Excerpt About Inertia
This rigidity of the ego-self, its inflexibility, can be experienced as inertia: the habit of going on and on in the same way, in the same direction, without change. Our perception, experience, and identity contain this inertia. Inertia can also be expressed as an automatic tendency to continue with and live out the status quo. The personality becomes part of the status quo; consequently, its way of perceiving, being, and operating can’t help but perpetuate the way things have been. This means staying at the same level of experience, the same level of discourse, having the same patterns and the same identity, and being the same kind of person year in and year out. This can manifest in specific and clear ways, such as the inflexible tendencies that are hard for us to break even when we want to. We might be always busy, always afraid, always angry. We might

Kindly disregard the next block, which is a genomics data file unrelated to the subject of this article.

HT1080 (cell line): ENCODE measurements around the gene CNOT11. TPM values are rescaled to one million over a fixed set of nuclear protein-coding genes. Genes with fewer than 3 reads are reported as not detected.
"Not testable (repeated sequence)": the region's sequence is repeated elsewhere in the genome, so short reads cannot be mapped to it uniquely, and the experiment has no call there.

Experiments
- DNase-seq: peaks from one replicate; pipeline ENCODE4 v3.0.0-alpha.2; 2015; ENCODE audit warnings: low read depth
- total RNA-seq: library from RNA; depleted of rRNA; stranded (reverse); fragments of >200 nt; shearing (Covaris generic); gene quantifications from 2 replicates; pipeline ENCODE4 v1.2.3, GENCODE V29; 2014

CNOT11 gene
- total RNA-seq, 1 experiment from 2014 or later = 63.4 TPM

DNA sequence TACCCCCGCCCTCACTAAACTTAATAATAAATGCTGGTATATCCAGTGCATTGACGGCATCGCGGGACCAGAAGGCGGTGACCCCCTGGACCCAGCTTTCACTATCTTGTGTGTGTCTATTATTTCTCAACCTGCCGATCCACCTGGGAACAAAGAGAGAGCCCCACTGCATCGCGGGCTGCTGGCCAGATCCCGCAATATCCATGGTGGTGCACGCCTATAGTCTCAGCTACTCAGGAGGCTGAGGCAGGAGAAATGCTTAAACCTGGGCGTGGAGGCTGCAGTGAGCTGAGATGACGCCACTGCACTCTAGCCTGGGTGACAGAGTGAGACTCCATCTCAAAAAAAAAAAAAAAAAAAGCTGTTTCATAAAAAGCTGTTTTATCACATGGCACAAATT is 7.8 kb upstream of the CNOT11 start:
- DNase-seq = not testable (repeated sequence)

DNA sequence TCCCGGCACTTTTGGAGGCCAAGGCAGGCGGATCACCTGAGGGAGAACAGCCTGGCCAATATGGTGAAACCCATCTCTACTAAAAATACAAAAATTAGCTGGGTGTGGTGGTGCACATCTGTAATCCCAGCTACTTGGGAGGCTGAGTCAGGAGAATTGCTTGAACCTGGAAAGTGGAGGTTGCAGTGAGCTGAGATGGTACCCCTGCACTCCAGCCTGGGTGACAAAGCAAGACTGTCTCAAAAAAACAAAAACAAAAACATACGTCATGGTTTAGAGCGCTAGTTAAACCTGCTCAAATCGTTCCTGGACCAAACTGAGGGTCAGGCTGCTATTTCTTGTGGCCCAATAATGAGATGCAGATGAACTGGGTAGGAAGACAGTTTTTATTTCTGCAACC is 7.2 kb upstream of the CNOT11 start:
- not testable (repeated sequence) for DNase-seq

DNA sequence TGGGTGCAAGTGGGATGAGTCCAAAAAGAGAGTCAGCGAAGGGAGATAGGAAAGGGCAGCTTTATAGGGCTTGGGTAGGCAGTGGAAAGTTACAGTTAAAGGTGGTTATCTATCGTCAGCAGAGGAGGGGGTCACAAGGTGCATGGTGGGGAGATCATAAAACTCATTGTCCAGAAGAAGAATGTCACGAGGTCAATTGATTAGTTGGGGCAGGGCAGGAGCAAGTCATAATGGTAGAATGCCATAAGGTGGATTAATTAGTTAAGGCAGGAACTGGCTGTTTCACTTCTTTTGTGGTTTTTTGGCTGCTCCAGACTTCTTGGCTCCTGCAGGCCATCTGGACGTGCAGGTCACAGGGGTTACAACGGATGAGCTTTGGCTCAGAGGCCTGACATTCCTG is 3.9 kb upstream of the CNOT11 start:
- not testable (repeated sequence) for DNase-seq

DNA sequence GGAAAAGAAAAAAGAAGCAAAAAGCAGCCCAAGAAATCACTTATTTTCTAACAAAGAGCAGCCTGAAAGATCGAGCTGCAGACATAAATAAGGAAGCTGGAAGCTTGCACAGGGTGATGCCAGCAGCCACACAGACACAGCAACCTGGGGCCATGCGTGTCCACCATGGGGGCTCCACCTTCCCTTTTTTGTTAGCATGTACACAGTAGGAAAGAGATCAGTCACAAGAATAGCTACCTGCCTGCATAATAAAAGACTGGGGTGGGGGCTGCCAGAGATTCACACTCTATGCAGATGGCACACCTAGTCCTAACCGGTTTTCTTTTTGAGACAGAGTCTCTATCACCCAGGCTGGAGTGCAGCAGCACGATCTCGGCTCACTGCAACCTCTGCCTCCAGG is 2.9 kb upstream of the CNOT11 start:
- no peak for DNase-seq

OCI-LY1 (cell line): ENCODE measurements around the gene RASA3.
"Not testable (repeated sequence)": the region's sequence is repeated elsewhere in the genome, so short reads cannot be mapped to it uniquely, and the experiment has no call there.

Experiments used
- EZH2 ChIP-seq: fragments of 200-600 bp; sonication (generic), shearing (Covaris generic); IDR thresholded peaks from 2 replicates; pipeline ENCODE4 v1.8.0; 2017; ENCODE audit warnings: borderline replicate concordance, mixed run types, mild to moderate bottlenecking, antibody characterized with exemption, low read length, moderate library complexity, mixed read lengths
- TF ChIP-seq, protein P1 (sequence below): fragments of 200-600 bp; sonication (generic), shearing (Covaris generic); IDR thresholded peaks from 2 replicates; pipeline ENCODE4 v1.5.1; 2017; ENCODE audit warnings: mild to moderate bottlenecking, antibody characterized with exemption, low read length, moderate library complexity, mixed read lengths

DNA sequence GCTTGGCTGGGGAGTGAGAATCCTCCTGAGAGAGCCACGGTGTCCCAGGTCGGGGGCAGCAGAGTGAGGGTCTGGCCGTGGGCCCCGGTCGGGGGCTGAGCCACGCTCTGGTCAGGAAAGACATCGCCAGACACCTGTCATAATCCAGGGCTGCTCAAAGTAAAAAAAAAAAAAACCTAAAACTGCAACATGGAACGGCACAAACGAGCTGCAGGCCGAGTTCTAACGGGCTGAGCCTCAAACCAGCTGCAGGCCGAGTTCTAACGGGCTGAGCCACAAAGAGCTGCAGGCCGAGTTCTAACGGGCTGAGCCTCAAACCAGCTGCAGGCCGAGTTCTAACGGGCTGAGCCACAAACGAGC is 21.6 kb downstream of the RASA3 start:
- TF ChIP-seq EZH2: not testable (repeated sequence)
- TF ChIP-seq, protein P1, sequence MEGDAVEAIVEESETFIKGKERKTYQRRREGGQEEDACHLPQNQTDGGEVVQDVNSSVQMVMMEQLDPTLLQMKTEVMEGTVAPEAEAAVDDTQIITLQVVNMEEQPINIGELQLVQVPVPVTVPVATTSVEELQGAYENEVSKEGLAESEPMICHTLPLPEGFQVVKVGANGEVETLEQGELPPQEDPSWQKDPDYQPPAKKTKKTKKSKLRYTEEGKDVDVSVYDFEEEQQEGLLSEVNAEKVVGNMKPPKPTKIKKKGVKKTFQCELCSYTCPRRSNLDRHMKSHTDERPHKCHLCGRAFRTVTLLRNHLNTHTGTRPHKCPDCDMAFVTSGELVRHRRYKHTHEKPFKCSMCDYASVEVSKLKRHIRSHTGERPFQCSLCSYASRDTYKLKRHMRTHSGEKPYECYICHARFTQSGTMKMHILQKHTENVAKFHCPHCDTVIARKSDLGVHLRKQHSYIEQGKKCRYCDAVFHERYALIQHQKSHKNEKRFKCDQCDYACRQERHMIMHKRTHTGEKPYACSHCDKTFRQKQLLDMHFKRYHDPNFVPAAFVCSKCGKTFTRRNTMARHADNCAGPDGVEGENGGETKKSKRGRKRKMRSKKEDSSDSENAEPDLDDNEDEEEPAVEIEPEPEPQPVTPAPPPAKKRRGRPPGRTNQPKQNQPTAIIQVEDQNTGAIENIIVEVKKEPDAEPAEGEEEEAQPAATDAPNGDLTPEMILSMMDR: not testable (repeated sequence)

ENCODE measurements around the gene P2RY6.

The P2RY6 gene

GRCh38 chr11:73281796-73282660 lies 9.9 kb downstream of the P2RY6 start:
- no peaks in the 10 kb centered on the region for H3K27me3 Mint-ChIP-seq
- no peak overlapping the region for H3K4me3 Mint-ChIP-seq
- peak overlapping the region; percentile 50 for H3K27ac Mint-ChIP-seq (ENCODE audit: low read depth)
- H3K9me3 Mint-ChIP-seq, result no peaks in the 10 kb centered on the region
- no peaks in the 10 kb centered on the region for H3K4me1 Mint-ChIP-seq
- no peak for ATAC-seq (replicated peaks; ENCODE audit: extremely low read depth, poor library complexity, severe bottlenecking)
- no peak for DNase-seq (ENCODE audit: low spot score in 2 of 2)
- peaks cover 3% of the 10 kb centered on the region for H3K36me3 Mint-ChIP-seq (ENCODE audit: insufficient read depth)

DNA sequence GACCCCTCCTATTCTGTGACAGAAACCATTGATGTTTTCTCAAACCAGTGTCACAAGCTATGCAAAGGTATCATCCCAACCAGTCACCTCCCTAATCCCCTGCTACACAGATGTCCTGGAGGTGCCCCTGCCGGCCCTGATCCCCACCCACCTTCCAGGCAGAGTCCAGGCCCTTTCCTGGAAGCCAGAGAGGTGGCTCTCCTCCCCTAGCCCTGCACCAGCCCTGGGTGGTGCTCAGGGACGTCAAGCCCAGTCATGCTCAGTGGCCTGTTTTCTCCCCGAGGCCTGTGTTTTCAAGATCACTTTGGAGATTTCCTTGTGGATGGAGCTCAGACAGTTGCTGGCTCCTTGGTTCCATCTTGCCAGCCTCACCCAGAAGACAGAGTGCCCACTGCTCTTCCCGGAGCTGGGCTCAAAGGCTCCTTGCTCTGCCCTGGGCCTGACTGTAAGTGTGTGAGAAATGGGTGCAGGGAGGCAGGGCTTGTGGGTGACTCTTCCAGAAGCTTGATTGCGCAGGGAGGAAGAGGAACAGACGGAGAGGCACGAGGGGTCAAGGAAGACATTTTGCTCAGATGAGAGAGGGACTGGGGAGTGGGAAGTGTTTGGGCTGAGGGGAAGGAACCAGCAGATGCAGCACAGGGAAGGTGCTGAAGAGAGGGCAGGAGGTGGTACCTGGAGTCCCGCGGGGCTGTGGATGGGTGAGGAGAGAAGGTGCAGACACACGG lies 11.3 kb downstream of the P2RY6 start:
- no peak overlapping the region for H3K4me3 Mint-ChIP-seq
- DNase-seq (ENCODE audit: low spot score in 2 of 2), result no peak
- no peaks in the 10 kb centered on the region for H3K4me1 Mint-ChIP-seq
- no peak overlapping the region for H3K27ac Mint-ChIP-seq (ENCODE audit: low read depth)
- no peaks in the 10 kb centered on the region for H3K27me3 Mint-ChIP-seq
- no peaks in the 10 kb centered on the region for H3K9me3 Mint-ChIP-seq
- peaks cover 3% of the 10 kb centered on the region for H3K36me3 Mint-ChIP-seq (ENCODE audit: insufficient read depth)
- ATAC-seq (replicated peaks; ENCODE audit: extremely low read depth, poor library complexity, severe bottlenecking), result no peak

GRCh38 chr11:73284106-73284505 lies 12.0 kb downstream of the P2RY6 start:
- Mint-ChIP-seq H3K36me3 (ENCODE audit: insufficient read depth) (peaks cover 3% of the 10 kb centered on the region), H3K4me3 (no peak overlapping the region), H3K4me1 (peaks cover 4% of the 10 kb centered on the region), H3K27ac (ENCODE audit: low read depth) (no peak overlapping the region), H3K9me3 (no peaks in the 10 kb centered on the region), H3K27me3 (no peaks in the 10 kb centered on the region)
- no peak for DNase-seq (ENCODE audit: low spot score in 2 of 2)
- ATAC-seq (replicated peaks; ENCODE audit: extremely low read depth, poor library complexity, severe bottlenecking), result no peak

habitually watch TV. We might habitually spend time in social conversation or gossiping. Even though we want to change those behaviors, it might be difficult due to the inertia of the personality. To love the truth for its own sake means that we’re going to be happy to see something new in our experience. Our inertia, our inflexibility, on the other hand, operates in just the opposite way. It resists change and thus becomes a limitation on our love for the truth. It is obvious how this works, but we need to see it in our personal everyday experience. We need to recognize how our inertia—our habits, our lazy comfort in the status quo—inhibits, limits, and even blocks our love for the truth. The truth, in contrast, is a quickening, a movement, a change.